While searching for cards showing a place of birth in Hancock County, Illinois (as an “exact” search), two interesting results showed up:

  • Albert Callijas born in 1901 in Wythe
  • John Herbert born in St. Mary in 1901

Looking at the extractions from the cards I realized why these two items were returned. The Herbert card made some sense–the Callijas card did not.

Hancock County, Illinois, contains locations named Chili and St. Mary. Herbert’s card does not provide a state of birth, so it is understandable why his entry was returned for my Hancock County, Illinois, search. After all, it said he was born in St. Mary and it could have been referring to St. Mary in Hancock County–which actually is called St. Marys.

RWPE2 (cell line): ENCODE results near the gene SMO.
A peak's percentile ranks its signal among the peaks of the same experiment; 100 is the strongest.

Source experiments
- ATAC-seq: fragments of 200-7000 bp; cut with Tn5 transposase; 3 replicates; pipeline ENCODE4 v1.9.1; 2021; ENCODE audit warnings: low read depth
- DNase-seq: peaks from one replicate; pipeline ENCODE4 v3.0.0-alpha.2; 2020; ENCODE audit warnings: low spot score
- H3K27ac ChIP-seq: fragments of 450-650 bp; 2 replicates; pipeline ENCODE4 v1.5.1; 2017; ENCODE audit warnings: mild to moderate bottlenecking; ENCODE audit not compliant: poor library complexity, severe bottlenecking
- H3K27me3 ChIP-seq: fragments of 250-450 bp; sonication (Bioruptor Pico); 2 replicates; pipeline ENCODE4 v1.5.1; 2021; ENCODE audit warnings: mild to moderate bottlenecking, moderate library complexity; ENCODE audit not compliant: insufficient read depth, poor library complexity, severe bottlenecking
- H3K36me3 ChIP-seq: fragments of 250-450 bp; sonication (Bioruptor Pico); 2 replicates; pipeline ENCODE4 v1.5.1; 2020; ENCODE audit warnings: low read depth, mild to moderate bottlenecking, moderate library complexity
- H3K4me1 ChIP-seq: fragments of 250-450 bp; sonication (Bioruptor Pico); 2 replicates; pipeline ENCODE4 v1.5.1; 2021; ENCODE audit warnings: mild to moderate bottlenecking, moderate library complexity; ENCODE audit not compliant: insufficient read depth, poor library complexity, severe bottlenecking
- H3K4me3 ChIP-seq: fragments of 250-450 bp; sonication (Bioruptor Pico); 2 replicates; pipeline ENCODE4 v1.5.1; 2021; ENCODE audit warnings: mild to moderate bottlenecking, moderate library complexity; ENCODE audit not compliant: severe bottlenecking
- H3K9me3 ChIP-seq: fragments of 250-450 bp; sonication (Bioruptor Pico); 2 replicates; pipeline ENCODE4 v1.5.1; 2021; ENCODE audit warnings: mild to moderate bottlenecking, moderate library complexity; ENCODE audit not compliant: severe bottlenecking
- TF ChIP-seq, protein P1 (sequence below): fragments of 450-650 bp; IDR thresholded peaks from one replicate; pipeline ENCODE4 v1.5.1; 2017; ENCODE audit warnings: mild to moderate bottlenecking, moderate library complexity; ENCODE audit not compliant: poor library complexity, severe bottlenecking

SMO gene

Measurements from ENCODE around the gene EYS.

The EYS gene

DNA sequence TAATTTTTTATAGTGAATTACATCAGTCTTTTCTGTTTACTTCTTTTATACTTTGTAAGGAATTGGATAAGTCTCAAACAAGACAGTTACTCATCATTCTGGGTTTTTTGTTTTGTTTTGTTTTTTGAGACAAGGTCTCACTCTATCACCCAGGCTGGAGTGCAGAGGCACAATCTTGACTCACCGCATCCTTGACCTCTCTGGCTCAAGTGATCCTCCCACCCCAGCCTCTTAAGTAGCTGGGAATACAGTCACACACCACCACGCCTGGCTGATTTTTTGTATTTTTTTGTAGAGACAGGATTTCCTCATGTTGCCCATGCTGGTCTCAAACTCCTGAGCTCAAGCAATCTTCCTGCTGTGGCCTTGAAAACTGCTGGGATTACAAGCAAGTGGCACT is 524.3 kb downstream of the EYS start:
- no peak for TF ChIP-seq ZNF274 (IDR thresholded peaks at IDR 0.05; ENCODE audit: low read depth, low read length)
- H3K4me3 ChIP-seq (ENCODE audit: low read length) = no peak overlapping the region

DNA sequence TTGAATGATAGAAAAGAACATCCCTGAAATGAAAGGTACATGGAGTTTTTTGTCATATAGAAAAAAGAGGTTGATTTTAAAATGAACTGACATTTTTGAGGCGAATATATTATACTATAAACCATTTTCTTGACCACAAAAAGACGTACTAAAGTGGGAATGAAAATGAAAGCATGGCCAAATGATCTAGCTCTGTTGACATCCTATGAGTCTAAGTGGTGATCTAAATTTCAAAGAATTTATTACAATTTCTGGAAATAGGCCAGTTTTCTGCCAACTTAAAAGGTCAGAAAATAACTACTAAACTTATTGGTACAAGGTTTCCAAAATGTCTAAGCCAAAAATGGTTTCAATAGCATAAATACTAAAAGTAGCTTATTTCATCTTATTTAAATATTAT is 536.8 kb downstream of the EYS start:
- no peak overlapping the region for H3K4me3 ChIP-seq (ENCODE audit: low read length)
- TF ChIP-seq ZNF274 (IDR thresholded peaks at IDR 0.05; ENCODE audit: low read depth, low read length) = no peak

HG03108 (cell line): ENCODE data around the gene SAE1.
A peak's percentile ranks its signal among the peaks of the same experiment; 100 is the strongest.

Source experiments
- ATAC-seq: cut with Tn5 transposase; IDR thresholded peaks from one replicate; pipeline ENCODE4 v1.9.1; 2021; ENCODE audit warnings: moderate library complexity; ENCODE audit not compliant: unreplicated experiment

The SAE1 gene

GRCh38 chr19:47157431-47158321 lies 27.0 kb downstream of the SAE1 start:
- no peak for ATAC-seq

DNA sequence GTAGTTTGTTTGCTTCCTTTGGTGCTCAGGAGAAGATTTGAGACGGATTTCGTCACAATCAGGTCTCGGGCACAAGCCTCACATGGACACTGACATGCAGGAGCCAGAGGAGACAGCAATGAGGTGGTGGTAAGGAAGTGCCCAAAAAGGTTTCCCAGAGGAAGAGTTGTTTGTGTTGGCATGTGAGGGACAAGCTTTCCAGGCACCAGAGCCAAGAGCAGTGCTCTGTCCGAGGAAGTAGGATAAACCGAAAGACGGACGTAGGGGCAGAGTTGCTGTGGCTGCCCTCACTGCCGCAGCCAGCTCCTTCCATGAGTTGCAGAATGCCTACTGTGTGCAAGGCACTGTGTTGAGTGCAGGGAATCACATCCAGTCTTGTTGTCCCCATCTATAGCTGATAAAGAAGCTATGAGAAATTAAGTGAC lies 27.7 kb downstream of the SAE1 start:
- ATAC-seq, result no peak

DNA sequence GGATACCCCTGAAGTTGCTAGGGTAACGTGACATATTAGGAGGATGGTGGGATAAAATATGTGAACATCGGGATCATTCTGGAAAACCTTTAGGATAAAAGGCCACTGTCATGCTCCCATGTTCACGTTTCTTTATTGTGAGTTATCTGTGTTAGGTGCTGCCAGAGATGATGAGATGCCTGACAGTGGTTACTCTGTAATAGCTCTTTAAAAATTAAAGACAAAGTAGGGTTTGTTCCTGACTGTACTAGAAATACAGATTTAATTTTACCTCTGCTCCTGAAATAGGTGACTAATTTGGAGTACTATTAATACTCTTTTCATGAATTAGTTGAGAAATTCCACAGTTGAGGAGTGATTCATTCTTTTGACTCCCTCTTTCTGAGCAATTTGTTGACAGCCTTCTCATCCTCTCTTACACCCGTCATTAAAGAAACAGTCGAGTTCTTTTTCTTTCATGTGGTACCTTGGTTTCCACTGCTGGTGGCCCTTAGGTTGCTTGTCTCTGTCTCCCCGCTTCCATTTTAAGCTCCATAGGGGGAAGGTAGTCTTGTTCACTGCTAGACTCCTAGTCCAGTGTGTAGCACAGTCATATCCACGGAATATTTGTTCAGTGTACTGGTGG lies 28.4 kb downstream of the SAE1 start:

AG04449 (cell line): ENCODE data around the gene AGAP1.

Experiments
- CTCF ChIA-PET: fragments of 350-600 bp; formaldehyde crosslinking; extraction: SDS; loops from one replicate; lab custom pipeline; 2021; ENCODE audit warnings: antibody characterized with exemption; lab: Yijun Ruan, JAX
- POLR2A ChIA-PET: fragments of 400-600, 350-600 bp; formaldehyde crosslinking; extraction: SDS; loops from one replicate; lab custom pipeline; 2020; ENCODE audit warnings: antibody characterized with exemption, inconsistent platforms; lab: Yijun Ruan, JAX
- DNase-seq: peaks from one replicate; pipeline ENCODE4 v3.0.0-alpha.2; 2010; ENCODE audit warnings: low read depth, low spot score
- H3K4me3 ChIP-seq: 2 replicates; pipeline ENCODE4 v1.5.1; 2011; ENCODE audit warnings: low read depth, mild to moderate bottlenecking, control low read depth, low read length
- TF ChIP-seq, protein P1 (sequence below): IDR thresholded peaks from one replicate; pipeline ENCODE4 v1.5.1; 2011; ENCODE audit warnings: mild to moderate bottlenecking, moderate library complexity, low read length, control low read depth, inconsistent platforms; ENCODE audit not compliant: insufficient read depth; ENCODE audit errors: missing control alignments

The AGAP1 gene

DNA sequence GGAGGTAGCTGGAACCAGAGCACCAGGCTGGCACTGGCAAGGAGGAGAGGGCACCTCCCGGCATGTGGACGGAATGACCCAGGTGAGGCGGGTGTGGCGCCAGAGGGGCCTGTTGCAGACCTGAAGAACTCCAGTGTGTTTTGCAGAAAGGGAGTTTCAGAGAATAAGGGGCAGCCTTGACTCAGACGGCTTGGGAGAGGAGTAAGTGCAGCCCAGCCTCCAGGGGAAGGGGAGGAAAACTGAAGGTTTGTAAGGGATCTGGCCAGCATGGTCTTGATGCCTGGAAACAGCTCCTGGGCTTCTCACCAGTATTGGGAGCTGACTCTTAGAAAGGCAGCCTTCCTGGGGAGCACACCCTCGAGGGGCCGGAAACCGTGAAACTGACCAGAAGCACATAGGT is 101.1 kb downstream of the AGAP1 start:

But the Chili entry?

Chili in South America? I’m not so certain why it was returned–there was a complete location given. The place of birth was entered in the database as “Chili, South America.”

It all goes back to¬†Ancestry.com standardizing place names in its databases in order to facilitate searching–particularly searches of nearby locations. With that standardization comes some tradeoffs. It is the nature of search.

Being aware of limitations and pitfalls allows us to make more efficient use of databases. They are, after all, finding aids. They are not perfect. They are tools that we should know how to use–even if they are imperfect.

Although I’m still wrapping my head around how Hancock County, Illinois, is in South America.

 

Ancestry.com Updates “U.S. WWII Draft Cards Young Men, 1940-1947”

Ancestry.com is indicating that it’s “U.S. WWII Draft Cards Young Men, 1940-1947” is updated as of today.